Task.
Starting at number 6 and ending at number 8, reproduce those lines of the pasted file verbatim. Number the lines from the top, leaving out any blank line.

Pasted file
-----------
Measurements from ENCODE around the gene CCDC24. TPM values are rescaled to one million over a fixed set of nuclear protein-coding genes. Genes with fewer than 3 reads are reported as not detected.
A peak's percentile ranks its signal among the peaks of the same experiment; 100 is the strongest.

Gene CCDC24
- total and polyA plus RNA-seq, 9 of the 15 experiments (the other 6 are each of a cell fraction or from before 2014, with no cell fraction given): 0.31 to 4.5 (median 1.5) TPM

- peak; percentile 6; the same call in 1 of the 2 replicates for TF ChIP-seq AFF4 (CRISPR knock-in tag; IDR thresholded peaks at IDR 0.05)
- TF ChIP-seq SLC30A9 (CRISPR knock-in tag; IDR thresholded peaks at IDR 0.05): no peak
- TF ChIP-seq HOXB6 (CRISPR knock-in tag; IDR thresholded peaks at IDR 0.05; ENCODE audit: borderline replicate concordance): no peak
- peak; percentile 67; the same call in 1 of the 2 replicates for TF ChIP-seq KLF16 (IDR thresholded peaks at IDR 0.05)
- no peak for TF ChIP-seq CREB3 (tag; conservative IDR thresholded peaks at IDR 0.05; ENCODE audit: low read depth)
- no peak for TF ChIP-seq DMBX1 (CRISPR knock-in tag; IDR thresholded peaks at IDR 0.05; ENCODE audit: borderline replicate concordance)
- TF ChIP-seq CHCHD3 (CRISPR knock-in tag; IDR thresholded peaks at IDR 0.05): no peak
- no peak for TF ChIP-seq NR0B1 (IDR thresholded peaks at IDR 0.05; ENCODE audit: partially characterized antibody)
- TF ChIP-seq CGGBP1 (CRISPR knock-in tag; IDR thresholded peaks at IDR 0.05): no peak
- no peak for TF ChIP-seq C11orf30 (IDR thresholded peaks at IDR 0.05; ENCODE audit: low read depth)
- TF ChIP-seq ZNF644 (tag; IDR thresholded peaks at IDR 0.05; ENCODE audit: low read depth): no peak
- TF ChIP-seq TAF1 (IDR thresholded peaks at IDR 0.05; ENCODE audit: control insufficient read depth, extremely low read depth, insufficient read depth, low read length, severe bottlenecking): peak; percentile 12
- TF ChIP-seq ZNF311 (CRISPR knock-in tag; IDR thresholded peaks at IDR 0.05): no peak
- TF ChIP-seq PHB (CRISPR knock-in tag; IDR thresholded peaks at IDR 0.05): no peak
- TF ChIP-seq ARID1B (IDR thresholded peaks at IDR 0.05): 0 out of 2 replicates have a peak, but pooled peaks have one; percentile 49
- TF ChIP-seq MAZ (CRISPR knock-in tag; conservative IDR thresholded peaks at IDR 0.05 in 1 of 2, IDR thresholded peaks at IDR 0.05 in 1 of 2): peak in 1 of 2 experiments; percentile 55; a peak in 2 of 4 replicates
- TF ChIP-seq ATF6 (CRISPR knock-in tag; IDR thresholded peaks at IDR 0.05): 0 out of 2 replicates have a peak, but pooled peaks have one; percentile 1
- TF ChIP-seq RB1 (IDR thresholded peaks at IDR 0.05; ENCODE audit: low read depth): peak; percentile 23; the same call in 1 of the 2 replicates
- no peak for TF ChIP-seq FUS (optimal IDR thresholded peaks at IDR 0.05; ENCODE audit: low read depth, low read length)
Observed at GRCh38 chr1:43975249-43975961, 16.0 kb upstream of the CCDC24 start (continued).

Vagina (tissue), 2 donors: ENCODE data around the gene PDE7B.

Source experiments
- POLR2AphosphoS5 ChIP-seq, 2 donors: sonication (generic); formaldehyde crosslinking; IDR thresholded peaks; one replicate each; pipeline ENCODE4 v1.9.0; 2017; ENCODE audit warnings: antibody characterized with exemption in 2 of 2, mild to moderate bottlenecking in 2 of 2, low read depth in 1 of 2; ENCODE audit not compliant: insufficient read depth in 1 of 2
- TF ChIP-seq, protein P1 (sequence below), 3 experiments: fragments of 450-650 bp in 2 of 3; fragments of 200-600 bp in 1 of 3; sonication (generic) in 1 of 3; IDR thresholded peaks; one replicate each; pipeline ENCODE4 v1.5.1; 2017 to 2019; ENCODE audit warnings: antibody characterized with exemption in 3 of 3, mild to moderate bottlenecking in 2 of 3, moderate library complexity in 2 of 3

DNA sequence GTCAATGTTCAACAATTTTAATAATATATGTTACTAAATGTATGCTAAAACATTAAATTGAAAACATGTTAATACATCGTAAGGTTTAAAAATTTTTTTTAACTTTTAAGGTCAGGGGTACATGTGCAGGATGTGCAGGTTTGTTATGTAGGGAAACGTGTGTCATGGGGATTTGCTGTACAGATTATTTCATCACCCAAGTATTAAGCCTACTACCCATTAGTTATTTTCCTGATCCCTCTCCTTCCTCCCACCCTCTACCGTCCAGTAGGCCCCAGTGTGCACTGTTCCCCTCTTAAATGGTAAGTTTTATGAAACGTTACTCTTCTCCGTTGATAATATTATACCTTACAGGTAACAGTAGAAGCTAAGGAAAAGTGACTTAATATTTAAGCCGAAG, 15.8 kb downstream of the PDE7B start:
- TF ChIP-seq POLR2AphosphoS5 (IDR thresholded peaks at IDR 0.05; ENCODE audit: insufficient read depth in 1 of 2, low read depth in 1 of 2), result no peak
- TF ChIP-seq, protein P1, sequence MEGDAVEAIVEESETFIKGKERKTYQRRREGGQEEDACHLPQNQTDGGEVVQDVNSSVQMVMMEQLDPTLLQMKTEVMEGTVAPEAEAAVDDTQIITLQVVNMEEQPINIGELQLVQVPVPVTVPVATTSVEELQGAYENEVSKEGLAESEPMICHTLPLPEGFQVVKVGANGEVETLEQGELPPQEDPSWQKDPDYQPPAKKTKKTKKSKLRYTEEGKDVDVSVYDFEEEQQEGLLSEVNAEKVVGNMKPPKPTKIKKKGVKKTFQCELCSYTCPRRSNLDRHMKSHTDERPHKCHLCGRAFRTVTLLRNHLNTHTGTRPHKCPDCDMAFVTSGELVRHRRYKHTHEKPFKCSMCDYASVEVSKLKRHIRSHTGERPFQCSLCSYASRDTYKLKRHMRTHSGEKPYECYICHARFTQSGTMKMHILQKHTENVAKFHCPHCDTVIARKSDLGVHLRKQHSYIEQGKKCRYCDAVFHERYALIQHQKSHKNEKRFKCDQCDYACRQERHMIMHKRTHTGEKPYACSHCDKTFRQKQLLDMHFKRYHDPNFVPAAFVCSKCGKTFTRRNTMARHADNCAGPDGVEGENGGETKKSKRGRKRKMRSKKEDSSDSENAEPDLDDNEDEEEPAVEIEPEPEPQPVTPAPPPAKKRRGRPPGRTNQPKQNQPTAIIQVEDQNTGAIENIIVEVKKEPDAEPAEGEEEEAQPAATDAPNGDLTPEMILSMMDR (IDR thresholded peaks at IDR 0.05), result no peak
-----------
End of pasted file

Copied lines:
- TF ChIP-seq SLC30A9 (CRISPR knock-in tag; IDR thresholded peaks at IDR 0.05): no peak
- TF ChIP-seq HOXB6 (CRISPR knock-in tag; IDR thresholded peaks at IDR 0.05; ENCODE audit: borderline replicate concordance): no peak
- peak; percentile 67; the same call in 1 of the 2 replicates for TF ChIP-seq KLF16 (IDR thresholded peaks at IDR 0.05)